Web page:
Over this wild, inhospitable region, David wandered when a shepherd, for no landscape in Palestine is so rocky or barren as not to afford pasture to wandering flocks of sheep and goats, either on the slopes or in the ravines. Here, also, he lived with his 400 outlaws, when hunted like a partridge by Saul; hiding in the caves so numerous in every ravine, or in one or other of the countless valleys or gorges which cut up the face of the country into so tangled a network or labyrinth that the whole district has been a favourite haunt, in all ages, of those who, from any cause, desired security from the interference of the outside world. Here, also, St. John the Baptist spent long years of solitary musing on the things of God, till his soul kindled into irresistible ardour, which drove him forth among men to plead with them to prepare for the coming of the Messiah. During the hot months it is a land of scorpions, lizards, and snakes, so that his experience readily supplied him with a comparison for his wicked contemporaries, whom he denounced as "a generation of vipers" (Matt 3:1,5-7; Luke 3:3,7). Wild bees make their combs in the hollows of the limestone rocks; the aromatic thymes, mints, and other labiate plants, sprinkled over the face of the wilderness, furnishing them with honey, which is more plentiful in the wilderness of Judæa than in any other part of Palestine. They thus provided for him a main article of his diet, while in one wady or another, or in some cleft, there was always water enough to quench his thirst. Locusts, the other article of his food, are never wanting in this region, and, indeed, are to this day eaten by the Arabs in the south-east of Judæa, the very district where John lived; by those of the Jordan valley; and by some tribes in Gilead.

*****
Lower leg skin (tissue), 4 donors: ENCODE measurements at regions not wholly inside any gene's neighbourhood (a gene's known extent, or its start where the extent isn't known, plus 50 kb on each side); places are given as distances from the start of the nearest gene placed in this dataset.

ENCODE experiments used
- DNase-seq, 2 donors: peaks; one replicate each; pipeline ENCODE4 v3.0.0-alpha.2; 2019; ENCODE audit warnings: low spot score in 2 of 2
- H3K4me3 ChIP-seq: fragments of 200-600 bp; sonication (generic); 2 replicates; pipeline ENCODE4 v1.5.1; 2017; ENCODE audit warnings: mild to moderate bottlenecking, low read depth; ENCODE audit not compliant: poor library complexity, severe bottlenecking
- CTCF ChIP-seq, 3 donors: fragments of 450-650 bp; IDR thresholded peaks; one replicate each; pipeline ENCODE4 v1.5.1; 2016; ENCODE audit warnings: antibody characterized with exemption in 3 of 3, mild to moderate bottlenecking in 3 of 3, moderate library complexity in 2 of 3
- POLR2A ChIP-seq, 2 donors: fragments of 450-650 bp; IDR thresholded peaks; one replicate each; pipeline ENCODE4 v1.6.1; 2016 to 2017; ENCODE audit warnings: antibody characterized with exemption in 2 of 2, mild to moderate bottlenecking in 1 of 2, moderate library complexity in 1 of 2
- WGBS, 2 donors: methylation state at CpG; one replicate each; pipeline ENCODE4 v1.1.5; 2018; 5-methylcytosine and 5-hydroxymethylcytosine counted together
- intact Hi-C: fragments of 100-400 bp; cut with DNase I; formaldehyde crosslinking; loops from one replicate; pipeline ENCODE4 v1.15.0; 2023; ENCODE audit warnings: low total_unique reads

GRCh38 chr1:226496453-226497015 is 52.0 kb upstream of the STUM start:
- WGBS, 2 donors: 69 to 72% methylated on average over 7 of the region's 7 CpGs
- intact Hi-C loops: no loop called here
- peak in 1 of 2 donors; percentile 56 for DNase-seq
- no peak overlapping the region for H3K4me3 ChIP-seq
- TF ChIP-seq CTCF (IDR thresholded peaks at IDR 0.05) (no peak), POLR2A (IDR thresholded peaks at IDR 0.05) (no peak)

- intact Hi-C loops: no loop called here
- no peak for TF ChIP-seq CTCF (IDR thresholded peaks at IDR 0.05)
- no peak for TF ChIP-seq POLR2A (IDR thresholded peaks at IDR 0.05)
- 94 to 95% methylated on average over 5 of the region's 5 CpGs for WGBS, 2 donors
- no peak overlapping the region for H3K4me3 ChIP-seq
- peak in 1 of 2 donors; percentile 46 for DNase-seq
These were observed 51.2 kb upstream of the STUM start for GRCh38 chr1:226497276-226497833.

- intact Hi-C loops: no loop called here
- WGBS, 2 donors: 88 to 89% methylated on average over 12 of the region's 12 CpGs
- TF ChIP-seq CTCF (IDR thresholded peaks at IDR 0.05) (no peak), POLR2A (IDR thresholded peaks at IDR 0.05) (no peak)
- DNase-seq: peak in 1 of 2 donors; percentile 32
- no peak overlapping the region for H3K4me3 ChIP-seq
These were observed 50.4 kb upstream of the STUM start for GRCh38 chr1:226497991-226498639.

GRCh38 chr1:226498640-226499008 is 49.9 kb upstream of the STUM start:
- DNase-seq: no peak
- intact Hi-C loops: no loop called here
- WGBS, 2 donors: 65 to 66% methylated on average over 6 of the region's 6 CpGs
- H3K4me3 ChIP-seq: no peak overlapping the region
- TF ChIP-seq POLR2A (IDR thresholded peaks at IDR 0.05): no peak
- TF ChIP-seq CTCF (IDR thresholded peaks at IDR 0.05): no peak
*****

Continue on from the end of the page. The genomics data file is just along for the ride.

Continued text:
Locusts multiply sometimes, as every one knows, into vast swarms, and betake themselves from the wilderness of Judæa to the cultivated parts of the country. Canon Tristram came on such an invading host at the banks of the Jordan, in 1865-6. "The swarms, then in a larva or wingless state," he tells us, "marched steadily up the trees which fringed the river, denuding them of every strip of foliage, and even of the tender bark, not sparing the resinous tamarisk. As they stripped the twigs they marched onwards, pushed by the hordes behind, and fell by myriads into the rapid stream, where they were at once eaten in thousands by the fish."* The Rev. Canon Holland also gives us a vivid description of a visitation of locusts which he encountered. "On April 5th, when we were encamped at the fort of Jebel Musa (Mount Sinai)," he says, "the locusts were first seen by us. A light breeze from the north-west was blowing, and they came up, in its face, from the south-east, flying steadily against it, many of them at a great height. They soon increased in number, and as their glazed wings glanced in the sun, they had the appearance of a snow-storm. Many settled on the ground, which was soon, in many places, quite yellow with them, and every blade of green soon disappeared. For two days the flight passed over our heads, undiminished in numbers. They did not appear to be able to fly much against the wind, their wings being blown across if they got their tail to leeward, and then they came spinning down to the ground; when they alighted they always faced the wind. On the third morning the flight had diminished much in numbers, but many were still passing over, and as we walked along clouds of them rose before us. They were difficult to catch, except in the early morning, when they seemed benumbed with cold, before the sun had risen. We found them all over the peninsula, wherever we went."